Team assemblers work on an assembly line, but they rotate through different tasks, rather than specializing in a single task. The team may decide how the work is assigned and how different tasks are done. Some aspects of lean production, such as rotating tasks and seeking worker input on improving the assembly process, are common to all assembly and fabrication occupations.

Timing device assemblers, adjusters, and calibrators do precision assembling or adjusting of timing devices within very narrow tolerances.

Show More

Show Less

How To Become An Electromechanical Assembler

The education level and qualifications needed to enter these jobs vary depending on the industry and employer. Although a high school diploma is enough for most jobs, experience and additional training is needed for more advanced assembly work.

Education

Most employers require a high school diploma or the equivalent for assembler and fabricator positions.

Training

Workers usually receive on-the-job training, sometimes including employer-sponsored technical instruction.

Some employers may require specialized training or an associate’s degree for the most skilled assembly and fabrication jobs. For example, jobs with electrical, electronic, and aircraft and motor vehicle products manufacturers typically require more formal education through technical schools. Apprenticeship programs are also available.

Licenses, Certifications, and Registrations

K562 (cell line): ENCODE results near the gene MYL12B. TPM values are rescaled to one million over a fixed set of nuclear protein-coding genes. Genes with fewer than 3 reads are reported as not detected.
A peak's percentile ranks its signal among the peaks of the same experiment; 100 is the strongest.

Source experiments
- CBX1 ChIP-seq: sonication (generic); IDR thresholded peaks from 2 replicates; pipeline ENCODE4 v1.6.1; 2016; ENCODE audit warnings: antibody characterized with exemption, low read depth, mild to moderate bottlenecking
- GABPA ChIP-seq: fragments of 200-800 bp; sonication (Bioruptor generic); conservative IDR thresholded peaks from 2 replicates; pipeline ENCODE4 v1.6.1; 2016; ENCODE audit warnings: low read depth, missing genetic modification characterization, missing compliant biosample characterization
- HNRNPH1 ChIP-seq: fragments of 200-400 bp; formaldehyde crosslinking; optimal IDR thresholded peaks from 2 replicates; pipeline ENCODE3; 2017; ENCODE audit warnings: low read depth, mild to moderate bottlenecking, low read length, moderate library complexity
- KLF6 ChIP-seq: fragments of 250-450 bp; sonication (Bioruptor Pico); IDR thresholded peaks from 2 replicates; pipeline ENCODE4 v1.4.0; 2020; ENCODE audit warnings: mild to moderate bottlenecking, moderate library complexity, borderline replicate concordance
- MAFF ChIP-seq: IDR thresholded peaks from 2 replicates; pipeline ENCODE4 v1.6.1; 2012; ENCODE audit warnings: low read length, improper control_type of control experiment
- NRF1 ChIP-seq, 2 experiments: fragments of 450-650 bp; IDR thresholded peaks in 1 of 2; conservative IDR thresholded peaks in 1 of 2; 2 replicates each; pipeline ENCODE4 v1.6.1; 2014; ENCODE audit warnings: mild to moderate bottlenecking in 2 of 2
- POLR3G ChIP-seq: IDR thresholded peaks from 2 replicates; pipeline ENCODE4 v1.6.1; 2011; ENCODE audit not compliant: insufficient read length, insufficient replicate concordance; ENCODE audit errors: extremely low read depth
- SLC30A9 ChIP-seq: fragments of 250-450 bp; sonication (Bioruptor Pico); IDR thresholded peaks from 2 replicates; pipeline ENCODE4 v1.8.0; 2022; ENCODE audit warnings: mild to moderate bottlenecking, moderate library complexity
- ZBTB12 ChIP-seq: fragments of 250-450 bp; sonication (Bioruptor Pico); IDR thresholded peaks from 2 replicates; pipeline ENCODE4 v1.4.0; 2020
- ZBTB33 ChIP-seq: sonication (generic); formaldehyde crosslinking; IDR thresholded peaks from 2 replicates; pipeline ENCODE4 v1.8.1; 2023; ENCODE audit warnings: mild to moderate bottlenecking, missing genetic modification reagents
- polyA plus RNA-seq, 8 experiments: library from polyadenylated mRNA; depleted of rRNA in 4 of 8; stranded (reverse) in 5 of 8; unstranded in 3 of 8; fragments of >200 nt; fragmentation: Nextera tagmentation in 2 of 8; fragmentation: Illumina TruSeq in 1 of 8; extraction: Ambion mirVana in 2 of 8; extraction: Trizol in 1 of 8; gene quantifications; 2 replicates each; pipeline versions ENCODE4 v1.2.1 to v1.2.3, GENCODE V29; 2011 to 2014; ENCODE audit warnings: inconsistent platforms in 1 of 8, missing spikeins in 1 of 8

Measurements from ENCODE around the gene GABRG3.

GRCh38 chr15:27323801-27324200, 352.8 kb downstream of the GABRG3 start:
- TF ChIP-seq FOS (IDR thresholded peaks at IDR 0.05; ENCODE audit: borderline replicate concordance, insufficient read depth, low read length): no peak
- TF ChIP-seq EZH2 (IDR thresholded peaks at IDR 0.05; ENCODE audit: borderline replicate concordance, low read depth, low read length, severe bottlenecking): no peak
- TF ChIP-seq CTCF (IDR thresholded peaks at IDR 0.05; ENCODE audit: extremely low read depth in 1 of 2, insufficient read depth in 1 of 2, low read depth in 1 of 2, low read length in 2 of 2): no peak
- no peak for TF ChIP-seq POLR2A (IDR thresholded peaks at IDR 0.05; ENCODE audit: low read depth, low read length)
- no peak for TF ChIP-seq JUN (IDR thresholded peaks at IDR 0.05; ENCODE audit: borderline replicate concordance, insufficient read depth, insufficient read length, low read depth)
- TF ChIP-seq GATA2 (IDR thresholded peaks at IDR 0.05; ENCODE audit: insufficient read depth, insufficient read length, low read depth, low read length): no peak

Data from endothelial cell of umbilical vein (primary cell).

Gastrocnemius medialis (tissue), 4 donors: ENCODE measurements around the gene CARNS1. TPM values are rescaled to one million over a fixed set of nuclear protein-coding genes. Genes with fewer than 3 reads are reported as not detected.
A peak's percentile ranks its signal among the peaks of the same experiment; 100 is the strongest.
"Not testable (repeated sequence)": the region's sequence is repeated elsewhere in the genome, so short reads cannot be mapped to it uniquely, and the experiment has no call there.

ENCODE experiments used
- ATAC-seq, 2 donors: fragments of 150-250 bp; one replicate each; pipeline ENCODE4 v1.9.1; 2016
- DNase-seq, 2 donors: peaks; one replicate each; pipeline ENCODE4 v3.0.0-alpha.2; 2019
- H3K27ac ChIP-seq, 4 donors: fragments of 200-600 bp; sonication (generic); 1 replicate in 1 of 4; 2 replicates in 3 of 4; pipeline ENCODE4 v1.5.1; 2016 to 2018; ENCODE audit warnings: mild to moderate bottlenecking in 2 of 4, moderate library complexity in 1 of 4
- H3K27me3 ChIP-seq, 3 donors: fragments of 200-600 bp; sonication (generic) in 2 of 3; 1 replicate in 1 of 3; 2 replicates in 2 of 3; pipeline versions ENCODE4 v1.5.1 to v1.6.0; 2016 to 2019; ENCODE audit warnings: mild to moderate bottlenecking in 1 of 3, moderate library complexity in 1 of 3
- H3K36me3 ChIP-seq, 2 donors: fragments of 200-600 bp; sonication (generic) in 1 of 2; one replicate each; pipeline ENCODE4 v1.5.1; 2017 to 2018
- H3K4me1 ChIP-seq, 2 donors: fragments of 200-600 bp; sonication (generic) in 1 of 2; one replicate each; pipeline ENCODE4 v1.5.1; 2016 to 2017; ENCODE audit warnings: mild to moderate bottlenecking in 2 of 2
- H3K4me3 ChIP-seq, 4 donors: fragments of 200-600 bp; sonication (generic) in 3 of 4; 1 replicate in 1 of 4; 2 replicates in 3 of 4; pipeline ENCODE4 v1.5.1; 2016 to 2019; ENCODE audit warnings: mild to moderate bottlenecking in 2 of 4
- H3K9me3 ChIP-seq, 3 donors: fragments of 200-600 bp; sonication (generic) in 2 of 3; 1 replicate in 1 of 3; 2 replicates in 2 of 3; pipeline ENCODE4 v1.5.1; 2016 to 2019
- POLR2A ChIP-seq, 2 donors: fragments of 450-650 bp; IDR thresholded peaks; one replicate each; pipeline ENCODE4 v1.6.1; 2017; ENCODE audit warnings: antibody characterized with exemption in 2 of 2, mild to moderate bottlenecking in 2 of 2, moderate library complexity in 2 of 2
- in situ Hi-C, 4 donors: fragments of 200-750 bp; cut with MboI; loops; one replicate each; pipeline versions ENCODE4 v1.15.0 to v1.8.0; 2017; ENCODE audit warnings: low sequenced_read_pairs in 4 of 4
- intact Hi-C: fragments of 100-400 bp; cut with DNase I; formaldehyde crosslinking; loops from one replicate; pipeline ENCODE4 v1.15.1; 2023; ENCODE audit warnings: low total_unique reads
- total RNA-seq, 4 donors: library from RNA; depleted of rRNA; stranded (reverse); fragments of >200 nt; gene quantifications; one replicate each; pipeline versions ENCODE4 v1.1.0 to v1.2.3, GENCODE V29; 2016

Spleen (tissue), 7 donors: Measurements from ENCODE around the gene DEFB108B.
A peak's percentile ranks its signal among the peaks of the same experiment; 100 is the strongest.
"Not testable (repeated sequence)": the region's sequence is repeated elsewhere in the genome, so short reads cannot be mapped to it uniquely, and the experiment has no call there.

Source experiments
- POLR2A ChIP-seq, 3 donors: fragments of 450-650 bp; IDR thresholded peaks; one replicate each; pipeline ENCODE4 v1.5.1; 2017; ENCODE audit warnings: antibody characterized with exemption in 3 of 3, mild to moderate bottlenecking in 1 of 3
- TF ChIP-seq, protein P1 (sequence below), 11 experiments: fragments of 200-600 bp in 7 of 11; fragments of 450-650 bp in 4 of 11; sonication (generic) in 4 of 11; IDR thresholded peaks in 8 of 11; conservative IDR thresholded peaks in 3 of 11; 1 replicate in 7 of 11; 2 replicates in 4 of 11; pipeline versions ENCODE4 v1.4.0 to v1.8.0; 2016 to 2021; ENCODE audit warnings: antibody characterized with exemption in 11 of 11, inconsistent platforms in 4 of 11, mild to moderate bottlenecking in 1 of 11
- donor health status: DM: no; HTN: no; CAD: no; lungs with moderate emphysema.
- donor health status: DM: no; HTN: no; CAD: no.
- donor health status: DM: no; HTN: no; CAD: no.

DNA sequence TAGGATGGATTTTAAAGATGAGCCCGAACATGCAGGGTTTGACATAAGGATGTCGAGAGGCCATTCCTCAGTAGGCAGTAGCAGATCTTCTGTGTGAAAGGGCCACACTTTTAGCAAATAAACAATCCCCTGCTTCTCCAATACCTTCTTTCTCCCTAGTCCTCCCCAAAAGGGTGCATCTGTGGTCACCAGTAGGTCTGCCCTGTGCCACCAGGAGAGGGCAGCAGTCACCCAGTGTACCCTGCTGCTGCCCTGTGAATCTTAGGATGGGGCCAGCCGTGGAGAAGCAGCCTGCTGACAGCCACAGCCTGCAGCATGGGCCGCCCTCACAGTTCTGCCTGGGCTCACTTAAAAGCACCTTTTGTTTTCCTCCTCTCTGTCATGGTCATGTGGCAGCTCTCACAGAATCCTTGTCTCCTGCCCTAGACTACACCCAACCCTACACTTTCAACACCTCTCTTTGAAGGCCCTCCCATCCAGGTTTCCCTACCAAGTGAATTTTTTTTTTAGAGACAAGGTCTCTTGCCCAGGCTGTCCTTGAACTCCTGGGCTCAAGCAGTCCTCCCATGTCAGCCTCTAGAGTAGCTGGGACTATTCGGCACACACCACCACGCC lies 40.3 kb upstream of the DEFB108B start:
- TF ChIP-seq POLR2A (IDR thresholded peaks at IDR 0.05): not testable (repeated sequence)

The Fabricators & Manufacturers Association, International (FMA) offers the Precision Sheet Metal Operator Certification (PSMO) and the Precision Press Brake Certification (PPB). Although not required, becoming certified can demonstrate competence and professionalism. It also may help a candidate advance in the profession.

In addition, many employers that hire electrical and electronic assembly workers, especially those in the aerospace and defense industries, require certifications in soldering.

Important Qualities

Color vision. Assemblers and fabricators who make electrical and electronic products must be able to distinguish different colors because the wires they work with often are color coded.

Dexterity. Assemblers and fabricators should have a steady hand and good hand-eye coordination, as they must grasp, manipulate, or assemble parts and components that are often very small.

Math skills. Assemblers and fabricators must know basic math and must be able to use computers, as the manufacturing process continues to advance technologically.

Mechanical skills. Modern production systems require assemblers and fabricators to be able to use programmable motion-control devices, computers, and robots on the factory floor.

Physical stamina. Assemblers and fabricators must be able to stand for long periods and perform repetitious work.

Physical strength. Assemblers and fabricators must be strong enough to lift heavy components or pieces of machinery. Some assemblers, such as those in the aerospace industry, must frequently bend or climb ladders when assembling parts.

Technical skills. Assemblers and fabricators must be able to understand technical manuals, blueprints, and schematics for a wide range of products and machines to properly manufacture the final product.

Show More

Show Less

Do you work as an Electromechanical Assembler?

Send To A Friend

Electromechanical Assembler Jobs

NO RESULTS

Aw snap, no jobs found.

Add To My Jobs